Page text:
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mia0815

Senior Member
Taiwanese
And Othello told her, he could have borne all sorts of evils with fortitude — poverty, and disease, and disgrace; but her infidelity had broken his heart: and he called her a weed, that looked so fair, and smelled so sweet, that the sense ached at it; and wished she had never been born.

Tales from Shakespeare by Charles Lamb

Does 'weed' in this passage mean something more than a wild plant?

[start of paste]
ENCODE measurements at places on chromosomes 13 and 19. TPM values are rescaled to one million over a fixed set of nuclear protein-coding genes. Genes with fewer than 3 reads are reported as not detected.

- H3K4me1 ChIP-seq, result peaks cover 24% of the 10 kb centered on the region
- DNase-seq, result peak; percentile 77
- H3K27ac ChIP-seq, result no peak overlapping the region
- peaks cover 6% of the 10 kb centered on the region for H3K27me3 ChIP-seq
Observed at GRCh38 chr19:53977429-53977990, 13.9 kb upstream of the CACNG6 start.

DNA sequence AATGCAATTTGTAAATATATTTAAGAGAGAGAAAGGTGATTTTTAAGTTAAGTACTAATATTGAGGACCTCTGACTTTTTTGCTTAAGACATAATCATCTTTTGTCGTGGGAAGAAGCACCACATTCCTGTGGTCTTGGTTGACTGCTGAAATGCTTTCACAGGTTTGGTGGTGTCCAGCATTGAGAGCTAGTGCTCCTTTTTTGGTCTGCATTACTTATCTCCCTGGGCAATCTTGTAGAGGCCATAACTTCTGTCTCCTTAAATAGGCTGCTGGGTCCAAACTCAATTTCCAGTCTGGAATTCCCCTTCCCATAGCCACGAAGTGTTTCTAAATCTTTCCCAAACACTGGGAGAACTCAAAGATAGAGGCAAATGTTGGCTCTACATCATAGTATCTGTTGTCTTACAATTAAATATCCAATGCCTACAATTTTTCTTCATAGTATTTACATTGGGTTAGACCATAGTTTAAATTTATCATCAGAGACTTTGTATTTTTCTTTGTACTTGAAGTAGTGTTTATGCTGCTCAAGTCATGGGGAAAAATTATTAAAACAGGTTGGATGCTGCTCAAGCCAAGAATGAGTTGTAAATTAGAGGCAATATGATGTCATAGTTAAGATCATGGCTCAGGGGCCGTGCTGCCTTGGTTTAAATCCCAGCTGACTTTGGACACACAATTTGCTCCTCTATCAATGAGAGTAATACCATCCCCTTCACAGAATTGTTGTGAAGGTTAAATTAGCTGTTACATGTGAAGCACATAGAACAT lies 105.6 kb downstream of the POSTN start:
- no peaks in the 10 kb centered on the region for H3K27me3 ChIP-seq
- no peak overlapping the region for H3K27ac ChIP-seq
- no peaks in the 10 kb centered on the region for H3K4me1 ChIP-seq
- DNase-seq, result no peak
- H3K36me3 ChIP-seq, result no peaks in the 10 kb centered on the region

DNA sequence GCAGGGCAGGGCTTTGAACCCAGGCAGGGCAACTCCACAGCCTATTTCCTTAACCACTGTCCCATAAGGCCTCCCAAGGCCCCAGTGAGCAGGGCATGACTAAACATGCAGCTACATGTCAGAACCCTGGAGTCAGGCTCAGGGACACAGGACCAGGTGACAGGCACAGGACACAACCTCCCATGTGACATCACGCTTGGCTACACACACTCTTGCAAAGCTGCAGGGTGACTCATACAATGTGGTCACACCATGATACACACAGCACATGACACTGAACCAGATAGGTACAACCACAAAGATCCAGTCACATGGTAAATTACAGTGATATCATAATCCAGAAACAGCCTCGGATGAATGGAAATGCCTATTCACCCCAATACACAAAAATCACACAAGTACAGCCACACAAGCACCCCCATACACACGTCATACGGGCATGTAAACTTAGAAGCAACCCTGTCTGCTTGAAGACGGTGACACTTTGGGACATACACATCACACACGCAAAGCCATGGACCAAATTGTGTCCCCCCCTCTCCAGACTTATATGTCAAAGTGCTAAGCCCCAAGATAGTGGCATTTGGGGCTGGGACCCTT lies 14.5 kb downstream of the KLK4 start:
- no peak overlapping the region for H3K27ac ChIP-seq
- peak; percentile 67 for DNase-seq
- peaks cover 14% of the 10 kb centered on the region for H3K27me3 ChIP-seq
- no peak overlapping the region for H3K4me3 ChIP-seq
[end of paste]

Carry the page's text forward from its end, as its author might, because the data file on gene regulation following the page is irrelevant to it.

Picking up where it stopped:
Please help. Thank you.
 
  • PaulQ

    Banned
    UK
    English - England
    Yes, weed is used as a derogatory term for a person who is (i) unwanted because of their character or (ii) physically weak. Here, Othello is using the first definition.
     

    Copperknickers

    Senior Member
    Scotland - Scots and English
    A weed in the literal sense is specifically an unwanted wild plant which grows in a space you are trying to cultivate. Some weeds might produce attractive flowers, but they are still harmful to your garden.
     
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